What does it mean to make shoes by hand? There are many steps to making a pair of shoes, here’s the quick overview. If you’d like some guided instruction, consider registering for a shoemaking workshop.
I design and draw the patterns by hand. I cut the leather by hand and sew the welts and soles by hand. I use a sewing machine to sew uppers. I shape the shoe on the last by hand and shape the heels by hand and finish them on a sander. I want to share some information about materials, then move on to describe the process.
About the Materials
A shoe can be either a dry clean healthy environment for your foot or mold trap. The difference is in the materials. The shoe components for my shoes are always made from vegetable tanned leather. For example, the insole, toe box, heel counters and liners will always be made from vegetable tanned leather. I purchase vegetable tanned upper leather from Italian tanners who produce some of the finest leather in the world.
Why care about vegetable tanning? Vegetable tanned leather takes longer to produce and is more expensive when finely finished, but it is also one of the oldest methods of tanning leather. Vegetable tanning soaks hides in a tea made from tree leaves and/or bark. Chestnut and oak are very commonly used. Even if the sustainability of this ancient process doesn’t motivate your shoe purchase, or the fact that the German soling leather I use is from one of the cleanest tanneries in the world doesn’t influence you, consider this: after careful washing and neutralizing, there are still residual tannins in vegetable tanned leather. Those tannins can kill mold, fungus, mildew, etc. and help to keep the shoe smelling great even after years of continuous wear. Vegetable tanned leather also absorbs moisture so your feet stay dry inside the shoe. My vegetable tanned leather shoes will give your conscience and your feet a lot to feel good about.
Exotic chrome tanned leathers are used by special request, only. The European Union has made a concerted effort to cut down the use of chrome in tanning leather. Most of the glues used for shoe repair and construction in the US were banned some time ago in the EU. I use water based glues where possible.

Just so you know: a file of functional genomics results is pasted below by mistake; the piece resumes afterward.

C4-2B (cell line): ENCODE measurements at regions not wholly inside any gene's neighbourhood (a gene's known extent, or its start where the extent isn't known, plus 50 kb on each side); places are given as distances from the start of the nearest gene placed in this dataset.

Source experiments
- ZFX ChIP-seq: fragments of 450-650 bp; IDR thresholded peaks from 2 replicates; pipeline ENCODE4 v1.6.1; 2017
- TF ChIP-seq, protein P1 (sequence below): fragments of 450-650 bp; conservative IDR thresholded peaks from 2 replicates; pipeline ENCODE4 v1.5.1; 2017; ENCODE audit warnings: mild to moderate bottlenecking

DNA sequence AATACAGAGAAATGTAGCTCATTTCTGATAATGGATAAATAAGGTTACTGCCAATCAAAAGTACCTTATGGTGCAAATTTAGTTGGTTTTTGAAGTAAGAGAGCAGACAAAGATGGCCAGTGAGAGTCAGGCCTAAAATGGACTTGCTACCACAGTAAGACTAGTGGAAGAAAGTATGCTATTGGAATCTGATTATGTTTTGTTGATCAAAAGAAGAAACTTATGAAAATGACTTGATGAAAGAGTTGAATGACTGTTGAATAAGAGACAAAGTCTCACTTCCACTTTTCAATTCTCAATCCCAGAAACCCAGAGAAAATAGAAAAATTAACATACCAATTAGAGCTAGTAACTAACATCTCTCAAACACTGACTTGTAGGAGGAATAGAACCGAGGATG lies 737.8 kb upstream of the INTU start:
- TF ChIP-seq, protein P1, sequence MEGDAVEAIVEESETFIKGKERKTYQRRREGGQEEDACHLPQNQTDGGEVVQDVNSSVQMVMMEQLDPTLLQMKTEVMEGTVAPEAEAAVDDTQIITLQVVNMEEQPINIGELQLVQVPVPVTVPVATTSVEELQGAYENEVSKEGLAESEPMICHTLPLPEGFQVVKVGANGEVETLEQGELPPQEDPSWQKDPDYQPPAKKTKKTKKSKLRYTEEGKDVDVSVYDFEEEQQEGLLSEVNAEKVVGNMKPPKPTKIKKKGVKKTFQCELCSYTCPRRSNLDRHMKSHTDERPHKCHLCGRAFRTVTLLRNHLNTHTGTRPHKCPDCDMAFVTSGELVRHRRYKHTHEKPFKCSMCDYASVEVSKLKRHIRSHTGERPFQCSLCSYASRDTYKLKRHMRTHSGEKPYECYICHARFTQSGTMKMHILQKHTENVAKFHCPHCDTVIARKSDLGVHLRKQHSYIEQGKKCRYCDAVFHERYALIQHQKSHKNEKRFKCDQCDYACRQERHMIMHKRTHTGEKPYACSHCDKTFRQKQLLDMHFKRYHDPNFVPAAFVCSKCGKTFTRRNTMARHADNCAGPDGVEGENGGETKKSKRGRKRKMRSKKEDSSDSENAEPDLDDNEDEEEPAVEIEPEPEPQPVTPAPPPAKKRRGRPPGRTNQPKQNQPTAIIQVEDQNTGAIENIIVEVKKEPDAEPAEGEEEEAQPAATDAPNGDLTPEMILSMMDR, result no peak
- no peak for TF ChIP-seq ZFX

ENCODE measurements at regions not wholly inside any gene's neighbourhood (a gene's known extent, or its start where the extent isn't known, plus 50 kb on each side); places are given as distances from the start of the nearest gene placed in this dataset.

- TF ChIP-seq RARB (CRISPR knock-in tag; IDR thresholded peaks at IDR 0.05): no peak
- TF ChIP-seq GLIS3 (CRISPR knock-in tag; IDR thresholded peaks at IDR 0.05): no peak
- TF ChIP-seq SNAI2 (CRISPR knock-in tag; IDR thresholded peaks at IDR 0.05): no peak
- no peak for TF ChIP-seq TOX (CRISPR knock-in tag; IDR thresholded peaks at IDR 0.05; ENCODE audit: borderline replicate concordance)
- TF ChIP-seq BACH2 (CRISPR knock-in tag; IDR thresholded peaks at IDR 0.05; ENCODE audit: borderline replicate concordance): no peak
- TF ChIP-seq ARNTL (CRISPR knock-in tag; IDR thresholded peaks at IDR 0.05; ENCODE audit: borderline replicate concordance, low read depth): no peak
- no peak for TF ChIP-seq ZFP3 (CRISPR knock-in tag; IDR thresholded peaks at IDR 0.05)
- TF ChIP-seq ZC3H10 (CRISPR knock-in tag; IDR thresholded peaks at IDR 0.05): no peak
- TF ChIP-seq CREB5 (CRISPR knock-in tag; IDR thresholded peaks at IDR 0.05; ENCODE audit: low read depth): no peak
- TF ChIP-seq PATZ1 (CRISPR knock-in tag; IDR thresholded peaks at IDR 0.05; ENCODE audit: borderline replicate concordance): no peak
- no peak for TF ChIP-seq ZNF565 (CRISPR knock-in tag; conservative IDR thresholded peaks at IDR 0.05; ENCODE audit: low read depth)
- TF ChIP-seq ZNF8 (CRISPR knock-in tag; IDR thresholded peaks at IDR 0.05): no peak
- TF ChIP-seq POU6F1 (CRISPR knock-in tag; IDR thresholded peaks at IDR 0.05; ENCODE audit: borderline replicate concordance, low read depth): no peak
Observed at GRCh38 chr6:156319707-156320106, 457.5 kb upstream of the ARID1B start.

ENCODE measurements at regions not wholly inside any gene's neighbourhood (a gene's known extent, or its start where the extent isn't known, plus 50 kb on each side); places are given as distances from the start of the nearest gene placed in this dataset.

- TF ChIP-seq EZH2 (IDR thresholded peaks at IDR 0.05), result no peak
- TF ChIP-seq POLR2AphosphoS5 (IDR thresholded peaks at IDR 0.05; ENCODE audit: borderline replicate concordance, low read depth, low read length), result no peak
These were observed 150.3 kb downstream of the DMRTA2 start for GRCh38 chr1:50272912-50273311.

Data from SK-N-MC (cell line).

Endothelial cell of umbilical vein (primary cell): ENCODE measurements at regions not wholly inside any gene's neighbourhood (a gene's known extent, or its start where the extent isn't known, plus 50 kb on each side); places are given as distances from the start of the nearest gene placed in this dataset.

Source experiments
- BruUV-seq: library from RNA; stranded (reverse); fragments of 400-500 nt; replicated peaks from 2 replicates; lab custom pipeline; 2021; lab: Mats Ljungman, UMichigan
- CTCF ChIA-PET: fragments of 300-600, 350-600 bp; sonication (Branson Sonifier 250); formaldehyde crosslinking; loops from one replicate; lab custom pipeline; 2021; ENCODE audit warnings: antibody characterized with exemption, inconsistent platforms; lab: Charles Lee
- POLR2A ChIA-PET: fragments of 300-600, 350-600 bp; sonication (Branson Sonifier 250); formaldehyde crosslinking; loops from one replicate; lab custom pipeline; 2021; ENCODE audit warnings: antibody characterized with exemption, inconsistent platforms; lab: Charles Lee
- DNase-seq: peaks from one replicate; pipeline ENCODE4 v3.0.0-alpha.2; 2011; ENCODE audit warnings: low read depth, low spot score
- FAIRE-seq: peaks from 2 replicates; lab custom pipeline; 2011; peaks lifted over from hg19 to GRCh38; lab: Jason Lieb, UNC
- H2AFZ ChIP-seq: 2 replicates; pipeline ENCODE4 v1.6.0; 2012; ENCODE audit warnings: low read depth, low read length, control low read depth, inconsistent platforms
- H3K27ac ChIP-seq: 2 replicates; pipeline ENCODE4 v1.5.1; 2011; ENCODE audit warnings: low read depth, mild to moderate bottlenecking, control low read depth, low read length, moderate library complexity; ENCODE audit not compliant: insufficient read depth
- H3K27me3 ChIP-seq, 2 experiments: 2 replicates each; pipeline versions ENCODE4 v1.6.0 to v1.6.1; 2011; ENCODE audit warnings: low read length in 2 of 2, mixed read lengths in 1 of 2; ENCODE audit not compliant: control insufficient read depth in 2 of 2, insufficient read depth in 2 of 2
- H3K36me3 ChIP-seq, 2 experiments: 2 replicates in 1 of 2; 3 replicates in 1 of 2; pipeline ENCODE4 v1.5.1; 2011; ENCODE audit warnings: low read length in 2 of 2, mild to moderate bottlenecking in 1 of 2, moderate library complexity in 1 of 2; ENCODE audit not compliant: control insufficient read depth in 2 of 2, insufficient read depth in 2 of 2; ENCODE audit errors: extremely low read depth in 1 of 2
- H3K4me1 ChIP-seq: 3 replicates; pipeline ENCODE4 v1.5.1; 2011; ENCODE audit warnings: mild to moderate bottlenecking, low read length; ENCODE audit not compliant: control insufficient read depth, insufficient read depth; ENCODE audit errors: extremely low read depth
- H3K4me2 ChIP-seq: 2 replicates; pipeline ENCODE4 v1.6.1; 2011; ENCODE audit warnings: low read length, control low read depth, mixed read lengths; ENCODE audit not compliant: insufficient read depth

Your health is as important as mine. In limiting my exposure to toxic materials, I limit yours too.
The design and the upper for handmade shoes.
Each last comes in a different size. A new design and pattern are created for every shoe. A design can be drawn directly on the last. A profile of the last is made from paper and the design re-created on it. The profile with the design becomes the template for the pieces of the shoe upper in flat space. The upper is made of the outside leather (also referred to as upper leather) and the liner.
The insole and lasting.
Whether the upper is welted or cemented to it, the insole holds the entire shoe together. The vegetable tanned insole is formed to the bottom of the last while wet. When dry, it will be trimmed and set with holes so the upper can easily be sewn to it, or left as is for cement construction. A nice thick leather insole absorbs moisture during wear and takes on the impression of your foot over time. Tannins are at work here too in helping to eliminate unwanted mold and bacteria.
Untrimmed insole on last. Insole with holes set. Upper pulled and ready for lasting. Welting in progress.
Soling and building the heel
The welt is sewn from the instep to the outside starting and stopping roughly where the heel will begin. A metal shank is glued on and the gaps filled with cork. The sole is glued on, stitched to the welt and sanded where the heel will be built. The handmade shoe is ready for heels which will make it complete.
Handmade shoe with shank applied, extra upper trimmed, evened out with cork. Soling and heel caps. Sole attached. Rough heel first layer.